Poor Lonnie took some terrible spills, in fact, they all took at least one tumble before the afternoon was over.

By suppertime and after many falls and fun on the ice they all trooped home to take hot baths that would hopefully ease their sore muscles.

It was now getting close to Christmas and Lonnie decided it was a good time to make a Baked Alaska for the family. Later that night the couple read to relax before bed. Both had begun to wonder if the sweet romance and incredible excitement they had always felt for each other were gone from their marriage forever…

Next update: Harvey and Lori Ferguson Ch. 5 Takemizu Village

Next chapter on the Jenny Lomas Hammond Family HERE

Tuesday, August 23, 2011

Jenny Lomax-Hammond Ch. 4 Le Magnifique!

The Hammond family’s daily life was currently busy but unremarkable. Jenny taught Liara to walk, talk and use the potty. Loni Faye still brought home her school friends to play and stay for supper.

Summer turned to fall and Liara’s lessons went on. Breakfast was usually cold cereal for Loni Faye on weekdays and pancakes on Saturday mornings, while Liara had her hot oatmeal every day of the week.

One day in October Jenny was working with her pottery wheel (she’d recently taken night courses in basic pottery) she looked out the window and saw her new neighbor, Candy Severino, walking down the street. She went out to make her acquaintance for they had not yet met.

Candy was an attractive blond with three young sons, two were in high school and one, Angelo, was Loni Faye’s age and had even been to the house before.

Lonnie had the day off from his job as a cooking show TV Host (“You Can Saute!”) so Jenny introduced him to Candy. They learned she had been a stay-at-home mom since Angelo was born.  Now that he was in school she was bored but unsure of what she wanted to do.  Candy said that she had been a top waitress in a high end restaurant for a number of years before she married her husband, Vic, and after she had the oldest boys, Vic Jr. and Shane, who were now 17 and 16. There was a big gap in years between the oldest boys and the youngest son. Unfortunately Jenny could relate to the stay at home boredom. Lonnie filed this information on Candy away. Not for the reason he used to keep information on a woman, but in case he needed a second waitress at the restaurant he was soon going to open in Bluewater Village.

While they were still talking out in front of the house Loni Faye came home from school and Lonnie wanted to work some more on his portrait of her. They went inside so he could finish the painting. Once he was done, Loni Faye raved over the finished product and they place it right next to the portrait of Lonnie that Jenny had done.

That night Lonnie explained to his daughter about the new restaurant he had been working on whenever he had days off from work. He’d soon be quitting his job as a TV Cooking Show host. Unfortunately, this would mean that he would be working longer hours for a while. But once he had it up and running, the girls and their mother could come to see his restaurant. Loni Faye was very excited about this; she had once gone with her father to the studio to see his show being made and it had been a wonderful and educational experience.

Meanwhile little Liara would soon be having her birthday. She was a very sweet child and definitely had a distinctly different personality from Loni Faye.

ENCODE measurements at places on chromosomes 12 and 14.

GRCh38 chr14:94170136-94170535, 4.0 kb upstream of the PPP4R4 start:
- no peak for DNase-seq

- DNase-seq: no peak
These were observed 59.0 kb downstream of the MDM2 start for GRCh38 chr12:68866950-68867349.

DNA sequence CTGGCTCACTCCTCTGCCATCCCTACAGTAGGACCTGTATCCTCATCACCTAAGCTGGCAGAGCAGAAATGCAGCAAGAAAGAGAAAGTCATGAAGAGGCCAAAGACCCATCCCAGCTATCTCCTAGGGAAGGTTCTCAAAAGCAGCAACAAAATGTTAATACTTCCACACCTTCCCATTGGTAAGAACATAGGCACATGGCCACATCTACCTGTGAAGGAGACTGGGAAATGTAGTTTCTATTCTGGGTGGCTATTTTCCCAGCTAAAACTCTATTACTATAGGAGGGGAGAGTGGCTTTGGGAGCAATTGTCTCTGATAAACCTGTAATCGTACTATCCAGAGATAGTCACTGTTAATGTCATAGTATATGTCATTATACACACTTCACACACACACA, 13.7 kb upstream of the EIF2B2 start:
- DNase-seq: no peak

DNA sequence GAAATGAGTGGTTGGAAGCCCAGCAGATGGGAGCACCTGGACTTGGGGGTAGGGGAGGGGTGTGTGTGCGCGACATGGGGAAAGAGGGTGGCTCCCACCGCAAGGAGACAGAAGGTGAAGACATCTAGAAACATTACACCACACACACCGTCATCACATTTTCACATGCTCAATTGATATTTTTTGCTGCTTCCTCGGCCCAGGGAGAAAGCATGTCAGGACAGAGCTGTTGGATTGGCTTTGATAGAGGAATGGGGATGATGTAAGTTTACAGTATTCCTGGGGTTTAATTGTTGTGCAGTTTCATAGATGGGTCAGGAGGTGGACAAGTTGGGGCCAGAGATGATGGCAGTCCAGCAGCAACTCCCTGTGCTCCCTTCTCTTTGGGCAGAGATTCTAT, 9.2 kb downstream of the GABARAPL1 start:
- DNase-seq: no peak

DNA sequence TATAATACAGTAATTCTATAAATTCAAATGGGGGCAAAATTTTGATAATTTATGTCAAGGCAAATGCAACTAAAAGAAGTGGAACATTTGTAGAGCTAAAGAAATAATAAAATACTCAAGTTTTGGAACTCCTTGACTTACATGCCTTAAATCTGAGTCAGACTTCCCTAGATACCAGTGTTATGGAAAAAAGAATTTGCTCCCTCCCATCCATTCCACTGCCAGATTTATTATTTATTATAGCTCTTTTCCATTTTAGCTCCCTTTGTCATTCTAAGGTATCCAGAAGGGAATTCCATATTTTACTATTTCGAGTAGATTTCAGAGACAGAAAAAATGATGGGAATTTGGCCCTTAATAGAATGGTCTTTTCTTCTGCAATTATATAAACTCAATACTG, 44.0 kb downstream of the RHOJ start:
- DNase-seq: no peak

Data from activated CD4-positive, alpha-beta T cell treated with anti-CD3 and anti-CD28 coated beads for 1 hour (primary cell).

The next week early in the morning before he left to go to the restaurant Jenny and Lonnie talked about how it was almost ready for the grand opening.  He had given his notice to his producer some time ago and finished up the last episode the week before.

The restaurant was upscale and Lonnie had spent quite some time redecorating. His first hire was Cara Nanale who used to live on Twikkii Island, she would be a server. He managed to hire Elaine Ottomas away from her job as a sou chef at another restaurant. She was to be head chef at Le Magnifique (Fine Dining), the name Lonnie had given to his restaurant when he first considered making it a French restaurant. Then he decided the fare would be eclectic rather than only French cuisine, but Lonnie loved the sound of Le Magnifique so he was using the name just the same. Being head chef appealed to Elaine who had been busting to move on at her former place of employment, but the head chef there was the owner. Not much chance for advancement. 

Finally, he had the décor the way he wanted it. The last thing to be done was finishing the washrooms at the back of the restaurant. The only difference between the women's room and the men's was the wallpaper and the paintings. Lonnie used the same color wallpaper but the women's had a feminine pattern to it while the men's was plain. He added a very small office/employee lounge that would allow the employees to rest on their breaks rather than use the couch that was in the lounge leading to the restrooms. He preferred to reserve that for patrons.

The small office that doubled as an employee lounge:

The lounge leading to the customer restrooms:

The customer washrooms, the women's room on the left...

To Lonnie's dismay on the second day Le Magnifique was open he had to fire both his hostess, Victoria Thompson, and the server, Cara, when they ignored customers and got in an argument. This turned out to be a fortunate incident long run because he then hired Chris Hiatt as the hostess and she immediately did a wonderful job both keeping track of reservations and seating but also schmoozing with patrons. The same was true for his new server, Beth Lind, who was very good with customers and could carry heavy trays even though she was petite. Unfortunately she was in high school and could only work part time. The restaurant would be open for lunch and right through the day until 11 pm so it required long hours. He hired a second server--their neighbor Candy Severino--as it turned out she was an excellent choice.